Fr. Dean Brackley, S.J., Another Brave Jesuit Priest

Fr. Dean Brackley, S.J.
Fr. Dean Brackley, S.J.

On my 2010 trip to El Salvador, I had the honor and privilege to be a member of a group of Americans who spent some time with our fellow American, Fr. Dean Brackley, S.J., then the Rector of the University of Central America (Universidad de Centro America or UCA). I recall being impressed by his warm and engaging manner as he shared his experiences in that country and urged us to tell our friends in the U.S. about our experiences.[1]

He came to UCA in 1990 soon after the murders of his Jesuit brothers in November 1989. Brackley had seen a notice that UCA was looking for replacements for the slain priests. Although he admitted to being scared, the job description seemed to have his name on it. He told a friend,  “They wanted a Jesuit. They wanted someone who had a Ph.D. in theology. They wanted someone who spoke Spanish. I started looking around and realized there weren’t that many of us.”

Brackley, therefore, volunteered to leave his teaching at Fordham University in New York City and to go to UCA to help it surmount its many challenges in the aftermath of that brutal crime.

He taught and served on UCA’s staff. He also became pastor to two municipalities and started the Scholarship Program of the Martyrs of the UCA to support poor students at the university. In his 2010 book, Spirituality for solidarity: Ignatian new perspectives, he said, “”The world will change only if human beings are changed, if people are free to love, to resist the lure of wealth and to be in solidarity with the poorest of their brothers and sisters.”

Brackley is remembered especially “for his tireless efforts to build awareness and solidarity between churches and universities in the United States and the poor in Central America. He wrote and lectured extensively on the need for higher education to connect scholarship to service and resources to the social reality of the poor.” Brackley laid out the radical challenge that education and privilege place upon the shoulders of those with resources, often describing what contact with the poor does to us: ‘First, it breaks your heart, then you fall in love, then you’re ruined for life.’”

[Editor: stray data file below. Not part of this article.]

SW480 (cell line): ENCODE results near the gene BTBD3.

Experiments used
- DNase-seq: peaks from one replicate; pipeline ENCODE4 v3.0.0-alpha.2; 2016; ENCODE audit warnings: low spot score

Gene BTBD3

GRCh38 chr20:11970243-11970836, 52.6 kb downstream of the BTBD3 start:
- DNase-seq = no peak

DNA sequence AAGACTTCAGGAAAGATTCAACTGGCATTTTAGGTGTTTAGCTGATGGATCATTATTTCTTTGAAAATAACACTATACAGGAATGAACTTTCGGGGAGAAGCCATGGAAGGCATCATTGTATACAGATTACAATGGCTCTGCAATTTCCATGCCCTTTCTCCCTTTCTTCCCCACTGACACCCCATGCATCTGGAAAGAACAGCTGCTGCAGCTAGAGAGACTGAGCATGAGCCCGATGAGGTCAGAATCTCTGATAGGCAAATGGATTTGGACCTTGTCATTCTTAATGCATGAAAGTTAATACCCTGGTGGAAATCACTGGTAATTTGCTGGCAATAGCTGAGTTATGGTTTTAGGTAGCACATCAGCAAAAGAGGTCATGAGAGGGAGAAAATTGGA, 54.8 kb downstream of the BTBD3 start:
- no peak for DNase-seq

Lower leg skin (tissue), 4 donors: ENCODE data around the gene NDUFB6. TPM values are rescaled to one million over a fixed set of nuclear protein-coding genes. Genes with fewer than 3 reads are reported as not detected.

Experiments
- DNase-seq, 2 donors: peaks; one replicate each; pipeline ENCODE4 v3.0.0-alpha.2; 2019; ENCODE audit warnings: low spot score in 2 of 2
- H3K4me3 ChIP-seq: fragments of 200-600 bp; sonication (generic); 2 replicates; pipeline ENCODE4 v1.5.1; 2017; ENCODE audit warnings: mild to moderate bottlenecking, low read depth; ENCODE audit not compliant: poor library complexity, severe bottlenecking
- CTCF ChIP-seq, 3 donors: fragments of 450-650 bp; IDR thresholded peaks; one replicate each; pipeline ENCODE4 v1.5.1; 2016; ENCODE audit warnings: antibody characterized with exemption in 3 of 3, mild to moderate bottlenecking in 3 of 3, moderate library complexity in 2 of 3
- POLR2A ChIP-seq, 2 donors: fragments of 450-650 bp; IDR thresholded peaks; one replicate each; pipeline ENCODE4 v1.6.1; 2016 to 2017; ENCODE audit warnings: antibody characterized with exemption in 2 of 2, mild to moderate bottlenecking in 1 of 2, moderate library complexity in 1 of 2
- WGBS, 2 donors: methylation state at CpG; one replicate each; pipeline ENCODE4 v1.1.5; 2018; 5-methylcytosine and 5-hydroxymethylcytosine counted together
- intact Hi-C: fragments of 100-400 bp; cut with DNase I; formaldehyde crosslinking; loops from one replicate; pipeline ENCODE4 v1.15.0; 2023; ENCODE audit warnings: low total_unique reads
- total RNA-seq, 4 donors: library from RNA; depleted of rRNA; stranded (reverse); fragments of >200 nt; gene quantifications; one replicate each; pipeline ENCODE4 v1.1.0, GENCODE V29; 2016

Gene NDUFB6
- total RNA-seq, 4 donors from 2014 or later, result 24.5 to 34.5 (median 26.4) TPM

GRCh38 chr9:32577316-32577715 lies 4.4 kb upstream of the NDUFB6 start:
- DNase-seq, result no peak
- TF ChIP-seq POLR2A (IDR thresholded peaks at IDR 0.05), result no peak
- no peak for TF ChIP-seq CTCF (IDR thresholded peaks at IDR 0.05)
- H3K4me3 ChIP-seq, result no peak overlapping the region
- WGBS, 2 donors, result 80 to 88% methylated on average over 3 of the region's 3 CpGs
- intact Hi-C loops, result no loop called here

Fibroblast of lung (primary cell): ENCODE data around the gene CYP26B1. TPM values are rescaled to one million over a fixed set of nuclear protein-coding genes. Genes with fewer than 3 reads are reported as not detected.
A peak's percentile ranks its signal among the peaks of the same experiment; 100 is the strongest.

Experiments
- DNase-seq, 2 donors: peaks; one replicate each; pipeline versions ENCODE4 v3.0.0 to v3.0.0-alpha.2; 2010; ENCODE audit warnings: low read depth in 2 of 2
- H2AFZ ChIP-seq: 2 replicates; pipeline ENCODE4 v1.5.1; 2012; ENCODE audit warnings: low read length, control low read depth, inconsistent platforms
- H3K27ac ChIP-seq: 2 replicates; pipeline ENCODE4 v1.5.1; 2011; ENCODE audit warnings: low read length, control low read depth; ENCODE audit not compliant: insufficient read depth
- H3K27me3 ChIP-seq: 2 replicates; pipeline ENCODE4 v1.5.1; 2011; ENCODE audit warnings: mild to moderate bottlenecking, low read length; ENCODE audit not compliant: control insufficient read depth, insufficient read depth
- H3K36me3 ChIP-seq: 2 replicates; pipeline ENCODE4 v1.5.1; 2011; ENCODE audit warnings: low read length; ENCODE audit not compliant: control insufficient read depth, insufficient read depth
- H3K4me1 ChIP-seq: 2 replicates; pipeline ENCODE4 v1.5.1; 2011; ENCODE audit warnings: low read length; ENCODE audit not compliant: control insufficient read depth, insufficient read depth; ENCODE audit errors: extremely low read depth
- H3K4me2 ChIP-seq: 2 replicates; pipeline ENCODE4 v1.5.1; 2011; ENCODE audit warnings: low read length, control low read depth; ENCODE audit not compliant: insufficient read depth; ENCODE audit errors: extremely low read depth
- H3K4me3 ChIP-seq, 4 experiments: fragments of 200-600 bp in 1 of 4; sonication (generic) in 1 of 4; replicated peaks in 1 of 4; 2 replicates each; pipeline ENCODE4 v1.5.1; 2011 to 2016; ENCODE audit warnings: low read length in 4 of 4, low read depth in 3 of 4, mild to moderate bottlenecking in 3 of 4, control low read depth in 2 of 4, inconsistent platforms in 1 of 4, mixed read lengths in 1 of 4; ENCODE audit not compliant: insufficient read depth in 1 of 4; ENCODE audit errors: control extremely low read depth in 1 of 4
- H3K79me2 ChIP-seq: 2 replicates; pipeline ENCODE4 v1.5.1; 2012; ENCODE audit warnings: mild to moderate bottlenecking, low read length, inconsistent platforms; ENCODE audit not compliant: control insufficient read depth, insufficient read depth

In the summer of 2011, after he was diagnosed with pancreatic cancer, he wrote to friends, “”The faith factor is decisive, as you know. When I ask you and Monseñor Romero to pray, I mean: Let us pool our faith. Mine is weak enough, but with all of us, that is another matter. God wants to give life more than we want life. St. Ignatius wrote to Francisco Borja: ‘I consider myself wholly an obstacle to God’s work in me. In other words, the exercise of faith, our fundamental human challenge, gets us out of the way of God’s work. So, let us pray.’”

After his death of the disease at UCA on October 16, 2011, Congressman James P. McGovern of Massachusetts said that Brackley “was a bridge between two worlds:” the U.S. and El Salvador. He offered “his talents, his passion and his life to . . . [UCA] and to the Salvadoran people. He was our anchor and our conscience, not just for the faith community, but for all of us in American who share his love for the Salvadoran people and who remain engaged in their hopes and struggles. [He] . . . became our bridge of solidarity, our commitment to justice, faith and love. . . . On my many trips to El Salvador, his enthusiasm, humor and passion kept my spirits lifted, my mind focused, and my heart engaged.”

McGovern added that Brackley “joins Monseńor Oscar Romero, my friends the martyred Jesuits, the four American churchwomen, and so many Salvadorans as a beacon of integrity and hope. He will always be ‘presente’ in our lives and work.”

On the third anniversary of Brackley’s death this October, a memorial mass was held for him at UCA. Rocio Fuentes remembered that in the last six months of his life, he was “full of joy and gratitude . . . [for] his family supporting his vocation; [for] the Society of Jesus for their support in the pursuit of justice; [for] Salvadorans, because through them he learned to know the true meaning of solidarity; and for God’s presence.”

=================================================

[1] This post is based upon personal recollection, my blog post, Annual Commemorations of Oscar Romero’s Life (Oct. 20, 2011); Marrin, Jesuit who replaced slain Jesuit priests dies, Nat’l Cath. Reporter (Oct. 17, 2011); Vitello, Rev. Dean Brackley, 65, Dies; Served in El Salvador, N. Y. Times (Oct. 29, 2011); Letter, Congressman James P. McGovern to Fr. Jośe Maria Tojeira (Oct. 18, 2011); Rocio Fuentes, Dean, exemplary Christian (Oct. 26, 2014).

Published by

dwkcommentaries

As a retired lawyer and adjunct law professor, Duane W. Krohnke has developed strong interests in U.S. and international law, politics and history. He also is a Christian and an active member of Minneapolis’ Westminster Presbyterian Church. His blog draws from these and other interests. He delights in the writing freedom of blogging that does not follow a preordained logical structure. The ex post facto logical organization of the posts and comments is set forth in the continually being revised “List of Posts and Comments–Topical” in the Pages section on the right side of the blog.

One thought on “Fr. Dean Brackley, S.J., Another Brave Jesuit Priest”

Leave a Reply

Fill in your details below or click an icon to log in:

WordPress.com Logo

You are commenting using your WordPress.com account. Log Out / Change )

Twitter picture

You are commenting using your Twitter account. Log Out / Change )

Facebook photo

You are commenting using your Facebook account. Log Out / Change )

Google+ photo

You are commenting using your Google+ account. Log Out / Change )

Connecting to %s